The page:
Alongside evidence of her literacy, Ley also provides us with information surrounding the materiality of Jane’s writing practices, in a reference to the ‘little desk’ where she kept her private papers. This implies that the desk belonged to Jane and was for her own private use. Margaret Ezell has shown that literate women of status often had ‘female domestic space’ reserved for literacy and Jane’s desk could represent a slightly lower status version of this, which was confined to one piece of furniture rather than the luxury of a bigger private space.[7] Although Ley only recounts her spiritual writing, it is likely that Jane’s literacy had a wider practical function for the household, educating both her ‘children and servants’, and her husband’s Brewery business, which Jane assisted him with and eventually took over after his death in 1633.

Middling women were often involved in their husband’s business and it was not uncommon for women to take over management in their widowhood. Jane is described by Ley as having assisted her husband in her ‘conjugall estate’ and had, since being widowed, governed the same business with great providence, to the extent that ‘there was good hope if death had not pulled her downe too soone that she would have built it up to a further height.’ Jane’s business acumen is evident in her frugality, positive reputation within the community, and punctuality in meeting financial obligations – qualities that have been identified as central to ‘creditworthiness’ in early modern society.[8]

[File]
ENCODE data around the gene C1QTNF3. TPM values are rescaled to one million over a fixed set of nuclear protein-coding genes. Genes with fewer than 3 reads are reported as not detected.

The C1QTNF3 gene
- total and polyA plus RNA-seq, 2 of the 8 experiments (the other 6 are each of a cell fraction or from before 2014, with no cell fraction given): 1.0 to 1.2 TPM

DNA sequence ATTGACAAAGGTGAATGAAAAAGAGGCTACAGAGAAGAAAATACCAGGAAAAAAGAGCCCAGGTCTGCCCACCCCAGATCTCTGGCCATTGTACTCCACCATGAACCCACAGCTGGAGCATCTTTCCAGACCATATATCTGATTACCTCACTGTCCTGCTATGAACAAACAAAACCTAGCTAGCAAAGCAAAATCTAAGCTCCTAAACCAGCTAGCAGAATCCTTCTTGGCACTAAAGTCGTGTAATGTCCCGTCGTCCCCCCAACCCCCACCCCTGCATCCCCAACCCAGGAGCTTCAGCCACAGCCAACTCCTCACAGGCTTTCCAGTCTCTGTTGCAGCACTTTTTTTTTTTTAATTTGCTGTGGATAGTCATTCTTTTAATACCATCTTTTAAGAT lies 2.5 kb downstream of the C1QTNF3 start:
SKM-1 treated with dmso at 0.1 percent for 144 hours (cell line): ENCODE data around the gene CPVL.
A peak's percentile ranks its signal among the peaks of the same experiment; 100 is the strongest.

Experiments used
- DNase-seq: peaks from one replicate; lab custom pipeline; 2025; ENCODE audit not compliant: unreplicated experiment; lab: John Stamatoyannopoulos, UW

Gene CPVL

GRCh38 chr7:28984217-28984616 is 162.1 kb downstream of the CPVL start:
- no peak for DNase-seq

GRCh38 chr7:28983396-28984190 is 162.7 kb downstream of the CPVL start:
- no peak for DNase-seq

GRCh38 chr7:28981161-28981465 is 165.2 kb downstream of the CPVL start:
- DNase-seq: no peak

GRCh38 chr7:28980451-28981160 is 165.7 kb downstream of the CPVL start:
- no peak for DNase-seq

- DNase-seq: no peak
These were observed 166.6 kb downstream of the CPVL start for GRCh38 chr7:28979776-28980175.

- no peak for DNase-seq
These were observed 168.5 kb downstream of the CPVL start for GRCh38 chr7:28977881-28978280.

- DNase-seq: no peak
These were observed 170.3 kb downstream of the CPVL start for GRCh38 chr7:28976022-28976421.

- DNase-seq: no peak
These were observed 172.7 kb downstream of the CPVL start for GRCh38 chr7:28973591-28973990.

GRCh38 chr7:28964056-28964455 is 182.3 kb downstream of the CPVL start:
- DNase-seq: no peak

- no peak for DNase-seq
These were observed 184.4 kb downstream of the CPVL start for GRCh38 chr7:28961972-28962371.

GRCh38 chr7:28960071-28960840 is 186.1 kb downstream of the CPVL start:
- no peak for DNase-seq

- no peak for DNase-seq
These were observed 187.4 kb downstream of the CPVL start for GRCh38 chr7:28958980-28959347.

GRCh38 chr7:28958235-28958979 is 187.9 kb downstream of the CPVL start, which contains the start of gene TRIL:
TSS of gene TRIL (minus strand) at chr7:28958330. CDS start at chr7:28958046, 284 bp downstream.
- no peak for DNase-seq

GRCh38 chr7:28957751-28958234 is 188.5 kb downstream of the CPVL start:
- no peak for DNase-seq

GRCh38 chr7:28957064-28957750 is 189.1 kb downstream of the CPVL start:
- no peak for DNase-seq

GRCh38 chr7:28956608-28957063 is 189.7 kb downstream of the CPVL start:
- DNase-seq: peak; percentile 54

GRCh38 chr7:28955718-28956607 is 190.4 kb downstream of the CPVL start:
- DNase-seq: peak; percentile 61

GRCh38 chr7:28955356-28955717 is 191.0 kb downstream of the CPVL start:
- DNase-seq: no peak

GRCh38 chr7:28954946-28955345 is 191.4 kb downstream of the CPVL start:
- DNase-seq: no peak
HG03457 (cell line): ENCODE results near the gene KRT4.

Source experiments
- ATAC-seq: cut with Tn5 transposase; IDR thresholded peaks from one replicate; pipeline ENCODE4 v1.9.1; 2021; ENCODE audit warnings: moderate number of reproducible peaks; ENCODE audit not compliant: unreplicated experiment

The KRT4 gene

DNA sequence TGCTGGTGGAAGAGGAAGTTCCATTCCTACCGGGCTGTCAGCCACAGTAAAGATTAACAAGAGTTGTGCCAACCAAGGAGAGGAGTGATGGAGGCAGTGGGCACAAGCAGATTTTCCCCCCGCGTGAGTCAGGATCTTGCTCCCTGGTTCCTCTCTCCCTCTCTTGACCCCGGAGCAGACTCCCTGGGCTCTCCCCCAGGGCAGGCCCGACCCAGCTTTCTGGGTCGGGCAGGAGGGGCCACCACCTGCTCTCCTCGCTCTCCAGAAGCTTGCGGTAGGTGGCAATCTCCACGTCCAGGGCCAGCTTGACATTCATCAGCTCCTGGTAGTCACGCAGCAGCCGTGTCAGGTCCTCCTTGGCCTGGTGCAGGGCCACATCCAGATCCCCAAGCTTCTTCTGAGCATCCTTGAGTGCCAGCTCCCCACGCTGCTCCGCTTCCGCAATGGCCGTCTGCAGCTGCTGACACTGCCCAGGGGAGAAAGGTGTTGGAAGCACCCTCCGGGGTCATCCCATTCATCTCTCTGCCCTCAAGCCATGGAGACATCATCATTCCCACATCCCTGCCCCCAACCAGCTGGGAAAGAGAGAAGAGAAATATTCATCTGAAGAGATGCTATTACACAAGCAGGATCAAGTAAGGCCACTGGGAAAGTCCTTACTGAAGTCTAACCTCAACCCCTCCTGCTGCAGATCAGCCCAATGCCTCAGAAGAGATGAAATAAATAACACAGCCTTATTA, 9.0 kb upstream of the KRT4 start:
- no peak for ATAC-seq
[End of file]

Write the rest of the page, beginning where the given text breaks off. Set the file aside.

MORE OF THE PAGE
Jane’s frugality is emphasised further in her ‘estrangement from sensuall delights’, including the desire not to remarry despite receiving suitable offers. Whilst Ley claims that her reluctance to remarry demonstrates her devotion to God, ‘loyalty and love to her mate’ and a desire for more time for religious devotion, it is likely that a more practical, economic reason was involved. Amy Erickson has shown that wealthy widows were less likely to remarry, as they were released from the strictures of coverture and had control over their own life and estate. [9] That Jane ordered her life differently once widowed is suggested by Ley’s description of her committing the ‘chiefe part of her estate into the hands of her servants’ in order to obtain more ‘leisure’ for herself. Those servants are most likely Charles Farrington and Thomas Chrishley, to whom Jane left bequests of £20 a piece in her will and who she hoped would ‘continue their service to my sonne Samuell in the Brewhouse or use their best endeavours to furnish him with meete servants’.[10] Jane clearly wanted to manage the brewery and could do so efficiently, only handing over the business to her son at her death, and her detailed will further demonstrates her command over her estate.